Trademarks in the Industrial Age

Dramatic changes occured in the trademark laws in the United States. Companies whose names were already familiar to consumers rushed to file for Trademark Registration under the new act.

1904
2,524 Applications were filed for registration of trademarks.
1905
Trademark Act of February 20 gives meaning and strength to trademark protection by extending registration priveleges beyond those of the 1881 Act to include interstate commerce.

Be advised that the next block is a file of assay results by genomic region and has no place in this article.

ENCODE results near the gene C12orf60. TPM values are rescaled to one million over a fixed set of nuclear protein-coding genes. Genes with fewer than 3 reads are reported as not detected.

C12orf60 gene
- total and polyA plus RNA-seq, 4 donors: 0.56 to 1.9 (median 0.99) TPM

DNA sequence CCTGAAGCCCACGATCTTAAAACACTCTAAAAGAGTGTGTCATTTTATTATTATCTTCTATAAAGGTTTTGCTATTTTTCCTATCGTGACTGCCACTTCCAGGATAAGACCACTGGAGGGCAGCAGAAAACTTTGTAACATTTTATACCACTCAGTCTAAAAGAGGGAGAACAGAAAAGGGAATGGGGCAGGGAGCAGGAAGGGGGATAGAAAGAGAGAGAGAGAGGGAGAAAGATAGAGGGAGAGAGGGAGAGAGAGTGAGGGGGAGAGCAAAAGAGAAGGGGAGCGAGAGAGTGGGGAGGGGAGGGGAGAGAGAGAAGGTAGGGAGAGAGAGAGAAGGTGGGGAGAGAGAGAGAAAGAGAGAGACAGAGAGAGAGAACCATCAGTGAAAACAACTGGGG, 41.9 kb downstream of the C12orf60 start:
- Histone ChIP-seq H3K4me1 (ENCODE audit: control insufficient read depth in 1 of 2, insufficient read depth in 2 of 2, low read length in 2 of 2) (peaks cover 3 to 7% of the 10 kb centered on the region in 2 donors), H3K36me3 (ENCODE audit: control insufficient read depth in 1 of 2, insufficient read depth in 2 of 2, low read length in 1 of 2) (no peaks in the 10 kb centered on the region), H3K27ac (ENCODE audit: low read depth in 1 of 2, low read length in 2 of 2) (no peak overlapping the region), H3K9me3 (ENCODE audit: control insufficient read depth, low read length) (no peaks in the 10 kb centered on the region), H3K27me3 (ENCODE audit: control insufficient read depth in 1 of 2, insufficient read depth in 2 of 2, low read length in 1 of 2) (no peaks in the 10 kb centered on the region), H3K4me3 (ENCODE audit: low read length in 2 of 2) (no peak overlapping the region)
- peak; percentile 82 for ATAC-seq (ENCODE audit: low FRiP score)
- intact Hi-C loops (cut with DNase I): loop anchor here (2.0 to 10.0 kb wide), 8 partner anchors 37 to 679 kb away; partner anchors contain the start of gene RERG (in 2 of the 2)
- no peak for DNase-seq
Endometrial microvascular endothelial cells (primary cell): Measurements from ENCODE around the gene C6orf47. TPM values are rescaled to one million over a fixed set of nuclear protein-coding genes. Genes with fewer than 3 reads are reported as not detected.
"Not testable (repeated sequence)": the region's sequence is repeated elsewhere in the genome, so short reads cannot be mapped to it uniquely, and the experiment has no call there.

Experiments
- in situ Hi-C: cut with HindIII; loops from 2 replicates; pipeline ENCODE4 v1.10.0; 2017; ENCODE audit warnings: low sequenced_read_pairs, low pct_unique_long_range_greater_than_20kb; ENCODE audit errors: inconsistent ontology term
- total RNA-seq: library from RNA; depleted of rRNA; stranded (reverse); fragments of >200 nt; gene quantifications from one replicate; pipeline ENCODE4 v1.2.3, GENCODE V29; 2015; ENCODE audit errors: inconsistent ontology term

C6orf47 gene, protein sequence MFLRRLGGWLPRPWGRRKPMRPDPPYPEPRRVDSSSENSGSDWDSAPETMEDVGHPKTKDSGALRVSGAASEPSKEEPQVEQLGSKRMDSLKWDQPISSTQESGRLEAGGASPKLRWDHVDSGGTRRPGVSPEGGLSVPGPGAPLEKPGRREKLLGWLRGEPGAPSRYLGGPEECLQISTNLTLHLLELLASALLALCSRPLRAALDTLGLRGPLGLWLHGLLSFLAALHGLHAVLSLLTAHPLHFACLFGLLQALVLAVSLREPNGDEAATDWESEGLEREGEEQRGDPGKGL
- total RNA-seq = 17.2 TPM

16,224 applications were filed for registration of trademarks. 415 of these are still in use today.
Some of these familiar names are:
Stetson® for hats and caps. First use in commerce was 1866.
Vaseline® for emollient. First use in commerce was 1870.
Pillsbury® for flour. First use in commerce was 1873.
Singer® for needles. First use in commerce was 1880.
Ladies' Home Journal® for a monthly magazine. First use in commerce was 1883.
Calumet® for baking powder. First use in commerce was 1889.
Colt® for pistols. First use in commerce was 1889.
Schlitz® for beer. First use in commerce was 1894.
Pepsi-Cola® for a tonic beverage. First use in commerce was 1896.
1914
"When it rains it pours"® and the Morton Umbrella Girl first used in commerce by Morton Salt Company.

McKinney Engineering Library